23 October 2009
The BNP often draws fire as racist and is frequently equated to the Nazis; indeed, Griffin is well known as a Holocaust denier. Despite recent claims that the BNP would soon abandon a racial qualification for membership, the party seems to represent a clear example of "ethnic nationalism." Whereas "civic nationalist" groups such as the Scottish National Party (SNP) base their political platform on economic, and occasionally cultural, issues, the BNP offers an array of political arguments that are racial in tone.
Of course, from an academic perspective, it is often difficult to classify nationalisms. On the surface, it is easy enough to declare that the BNP represents ethnic nationalism, the SNP civic nationalism, Siol nan Gaidheal cultural nationalism. But where should such a matrix stop? If the SNP includes some cultural content, does that make it a cultural nationalist group? How much racial content is necessary before a group becomes "ethnic?" Do nationalist parties need to be classified according to a Venn diagram? What of liberal nationalism, ressentiment nationalism, and exclusionary nationalism? Are there a nearly limitless number of sub-genres of nationalism? At what point does endless classification become useless from a scholarly, let alone a popular, perspective?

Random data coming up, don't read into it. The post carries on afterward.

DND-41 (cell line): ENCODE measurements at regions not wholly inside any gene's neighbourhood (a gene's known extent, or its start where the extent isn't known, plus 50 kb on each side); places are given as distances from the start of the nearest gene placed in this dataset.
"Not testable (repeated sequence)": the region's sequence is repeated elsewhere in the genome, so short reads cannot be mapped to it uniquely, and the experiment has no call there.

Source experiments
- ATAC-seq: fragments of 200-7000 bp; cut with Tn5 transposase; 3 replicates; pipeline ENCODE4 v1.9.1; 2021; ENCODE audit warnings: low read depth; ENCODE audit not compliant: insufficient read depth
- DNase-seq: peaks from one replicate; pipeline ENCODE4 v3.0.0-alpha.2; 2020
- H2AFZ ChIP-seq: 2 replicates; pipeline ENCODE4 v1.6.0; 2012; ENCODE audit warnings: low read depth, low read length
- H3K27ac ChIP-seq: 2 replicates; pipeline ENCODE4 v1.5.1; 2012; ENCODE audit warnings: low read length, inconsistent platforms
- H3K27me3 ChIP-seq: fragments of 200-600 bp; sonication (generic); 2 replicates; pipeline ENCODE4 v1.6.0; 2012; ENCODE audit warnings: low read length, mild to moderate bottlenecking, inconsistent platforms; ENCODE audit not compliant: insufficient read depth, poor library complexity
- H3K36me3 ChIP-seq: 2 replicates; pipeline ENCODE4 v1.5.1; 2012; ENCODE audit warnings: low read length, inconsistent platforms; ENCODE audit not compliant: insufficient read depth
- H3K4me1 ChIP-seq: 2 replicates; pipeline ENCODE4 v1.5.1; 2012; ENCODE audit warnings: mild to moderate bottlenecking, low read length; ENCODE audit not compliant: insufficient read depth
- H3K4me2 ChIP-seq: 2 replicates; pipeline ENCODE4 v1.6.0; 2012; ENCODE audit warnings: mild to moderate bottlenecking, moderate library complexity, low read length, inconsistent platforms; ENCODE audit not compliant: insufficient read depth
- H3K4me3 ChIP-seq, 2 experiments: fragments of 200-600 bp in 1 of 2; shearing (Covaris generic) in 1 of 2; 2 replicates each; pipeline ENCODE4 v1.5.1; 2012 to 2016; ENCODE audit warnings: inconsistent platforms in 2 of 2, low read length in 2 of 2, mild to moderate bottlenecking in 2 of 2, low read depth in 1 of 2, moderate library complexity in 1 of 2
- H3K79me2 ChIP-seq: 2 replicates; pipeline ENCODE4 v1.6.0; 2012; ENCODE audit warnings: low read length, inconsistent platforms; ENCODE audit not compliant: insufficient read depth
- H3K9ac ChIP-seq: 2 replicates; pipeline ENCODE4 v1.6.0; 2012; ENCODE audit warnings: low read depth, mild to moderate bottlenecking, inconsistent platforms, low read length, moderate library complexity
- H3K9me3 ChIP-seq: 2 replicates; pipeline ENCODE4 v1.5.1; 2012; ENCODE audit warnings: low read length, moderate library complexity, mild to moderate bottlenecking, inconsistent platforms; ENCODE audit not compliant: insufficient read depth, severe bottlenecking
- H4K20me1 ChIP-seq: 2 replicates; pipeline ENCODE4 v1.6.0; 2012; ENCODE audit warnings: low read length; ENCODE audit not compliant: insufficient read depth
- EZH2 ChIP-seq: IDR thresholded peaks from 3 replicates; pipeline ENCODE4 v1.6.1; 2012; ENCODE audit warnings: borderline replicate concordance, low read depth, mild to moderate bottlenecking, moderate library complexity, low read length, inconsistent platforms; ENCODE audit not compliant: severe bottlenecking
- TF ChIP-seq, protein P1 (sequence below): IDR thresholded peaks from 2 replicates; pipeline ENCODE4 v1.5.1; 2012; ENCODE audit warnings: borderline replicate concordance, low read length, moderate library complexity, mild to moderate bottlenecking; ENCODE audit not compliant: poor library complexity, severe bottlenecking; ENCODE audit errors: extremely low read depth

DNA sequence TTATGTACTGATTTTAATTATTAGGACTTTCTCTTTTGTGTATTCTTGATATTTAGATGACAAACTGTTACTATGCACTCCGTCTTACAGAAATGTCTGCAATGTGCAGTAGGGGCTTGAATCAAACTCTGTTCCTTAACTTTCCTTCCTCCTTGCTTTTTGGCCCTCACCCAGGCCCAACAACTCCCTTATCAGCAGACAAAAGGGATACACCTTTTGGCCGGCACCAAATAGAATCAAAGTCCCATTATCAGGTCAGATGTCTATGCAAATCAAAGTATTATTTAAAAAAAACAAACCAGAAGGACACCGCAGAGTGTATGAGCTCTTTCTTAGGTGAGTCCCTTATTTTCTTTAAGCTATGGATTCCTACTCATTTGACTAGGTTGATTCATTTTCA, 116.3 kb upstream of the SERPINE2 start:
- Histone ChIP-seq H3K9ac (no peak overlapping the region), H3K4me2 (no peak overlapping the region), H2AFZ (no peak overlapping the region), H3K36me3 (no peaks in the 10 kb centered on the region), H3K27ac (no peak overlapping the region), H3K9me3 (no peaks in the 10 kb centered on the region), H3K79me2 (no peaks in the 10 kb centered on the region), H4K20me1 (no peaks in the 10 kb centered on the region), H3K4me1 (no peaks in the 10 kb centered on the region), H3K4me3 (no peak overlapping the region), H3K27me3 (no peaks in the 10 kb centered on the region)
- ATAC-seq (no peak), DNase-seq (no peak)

Such questions may not seem relevant when discussing a group like the BNP. Their rhetoric speaks for itself. Yet the dialogue put forward by parties such as this one virtually begs for us to develop a clear classification system. While few parties will actively state: "We're racist!" the public needs to see past such rhetoric and to fully understand what it is looking at. To foment such understanding, scholars need to agree upon a language for analysis. The philistine dialogue taking place in the United States about "socialism" (which apparently means widely different things to different people!) should not be applied to nationalism. The stakes are all too painfully high.